The UK Times Online has posted a video of the aftermath of the killings of dozens of villagers in the Afghan village of Nawabad (called Azizabad in other stories). The U.S. has maintained that seven civilians and three dozen Taliban militants were killed in the combined U.S. Special Forces/Afghan Army/U.S. air operation last August 21. The United Nations and local villagers insist that 92 civilians were killed, over half of them children. According to the article:
In the video scores of bodies are seen laid out in a building that villagers say is used as a mosque; the people were killed apparently during a combined operation by US special forces and Afghan army commandos in western Afghanistan. The film was shot on a mobile phone by an Afghan doctor who arrived the next morning.
Local people say that US forces bombed preparations for a memorial ceremony for a tribal leader. Residential compounds were levelled by US attack helicopters, armed drones and a cannon-armed C130 Spectre gunship.
Besides the UN, the villagers' account is backed up by investigations from an Afghanistan government delegation and what the Times calls Afghanistan's "leading human rights organisation."
Now, NATO command is backing off the official story, noting that there is a "discrepancy" in death toll figures, and expressing the usual "heartfelt sorrow." But , as the Times reports, a new report by Human Rights Watch says that under reporting of civilian deaths in Afghanistan is out of control. (The report criticizes both U.S./NATO and Taliban forces.)
Taking what it says are the most conservative figures available, Human Rights Watch has calculated that civilian deaths as a result of Western airstrikes tripled between 2006 and 2007 to 321. In the first seven months of this year the figure was 119. In the same period, 367 civilian deaths were attributed to Taleban attacks. It accuses US officials of routinely denying reports of civilian deaths.
Perhaps the most amazing political news surrounding the Nawabad massacre is that the Pentagon says it relied for its account, in part, on corroborative evidence by the embedded journalist on the scene: Fox News "reporter" Oliver North! The Times portrays North as coming "to prominence in the 1980s Iran-Contra affair."
Actually, North was convicted for three felonies in regards to his activities during the Iran-Contra scandal. He only escaped a suspended prison sentence and $150,000 in fines because, as his Wikipedia bio describes it, an "appeals court found that witnesses in his trial might have been impermissibly affected by his immunized congressional testimony." North had been deputy director for political-military affairs for the National Security Council under Reagan, until the scandal brought his career to a halt.
North came into the public spotlight due to his participation in the Iran-Contra Affair, in which he was the chief coordinator of the sale of weapons via intermediaries to Iran, with the profits being channeled to the Contras in Nicaragua. He was responsible for the establishment of a covert network used for the purposes of aiding the Contras. U.S. funding of the Contras by appropriated funds spent by intelligence agencies had been prohibited by the Boland Amendment.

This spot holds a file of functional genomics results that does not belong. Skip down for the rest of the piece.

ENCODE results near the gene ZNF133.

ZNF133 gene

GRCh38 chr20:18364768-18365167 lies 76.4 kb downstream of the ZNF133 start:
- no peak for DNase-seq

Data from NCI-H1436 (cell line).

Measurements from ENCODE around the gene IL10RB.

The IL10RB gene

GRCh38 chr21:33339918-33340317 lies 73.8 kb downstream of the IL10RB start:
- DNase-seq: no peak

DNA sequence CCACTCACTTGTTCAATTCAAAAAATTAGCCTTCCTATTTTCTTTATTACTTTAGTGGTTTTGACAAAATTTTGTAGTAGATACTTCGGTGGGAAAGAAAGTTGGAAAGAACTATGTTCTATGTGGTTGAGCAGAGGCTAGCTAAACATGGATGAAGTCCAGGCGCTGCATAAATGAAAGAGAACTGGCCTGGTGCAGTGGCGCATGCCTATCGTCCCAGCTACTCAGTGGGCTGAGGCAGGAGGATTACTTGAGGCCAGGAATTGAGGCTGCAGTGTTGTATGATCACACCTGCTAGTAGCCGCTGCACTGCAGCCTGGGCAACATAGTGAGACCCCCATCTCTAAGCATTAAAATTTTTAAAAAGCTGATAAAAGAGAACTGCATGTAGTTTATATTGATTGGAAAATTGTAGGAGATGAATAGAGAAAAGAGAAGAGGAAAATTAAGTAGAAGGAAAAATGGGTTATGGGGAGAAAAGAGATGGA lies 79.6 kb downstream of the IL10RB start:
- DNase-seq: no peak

North's testimony in front of a congressional committee during the Iran-Contra hearings marked him as an unabashed apologist for covert operations and the projection of American power abroad, irregardless of the will of those in the countries subjected to U.S. intervention. Lying to Congress was justified, in his opinion, because he supported the anti-Sandinista "Contras", whom he labeled "freedom fighters." Since then, and after an unsuccessful foray into politics, he has made his living as a right-wing ideologue, writing books, and establishing himself as a right-wing television commentator.
It looks like North's service to his military masters has never ended. Looking at the video from the Times, which shows rows of dead bodies, including many children, we can only conclude that North has once again lied for the government. It's his specialty, and one shouldn't be surprised. However, North's participation in this U.S. military cover-up vividly calls into question the role of embedded "reporters" among the armed services.
The cover story on Nawabad/Azizabad included U.S. asssurances that the villagers were lying about the casualties. This from Chris Floyd's coverage:
What's more, the Pentagon then claimed that the reports of a wider slaughter were being faked by the villagers, at the behest of the Taliban. The American brass even accused the survivors of the attack of creating fake graves to fool the good-hearted U.S. military inspectors who, it was claimed, quickly visited the scene to ascertain the truth.
But Carlotta Gall is reporting at the New York Times:
Cellphone images seen by this reporter show at least 11 dead children, some apparently with blast and concussion injuries, among some 30 to 40 bodies laid out in the village mosque. Ten days after the airstrikes, villagers dug up the last victim from the rubble, a baby just a few months old. Their shock and grief is still palpable....
A visitor to the village and to three graveyards within its limits on Aug. 31 counted 42 freshly dug graves. Thirteen of the graves were so small they could hold only children; another 13 were marked with stones in the way that Afghans identify women’s graves.
If it takes this concerted of an international outcry to get the truth out of the U.S. government (and they're not admitting to anything on Nawabad yet), how many other instances of U.S. military action can even be believed? Is there anything this government even says or does that has credibility? I know that sounds severe, but that's the price power pays for mendacity and cover-up.
Hat-tip to Grand Moff Texan at Daily Kos for the Times Online article
posted by Valtin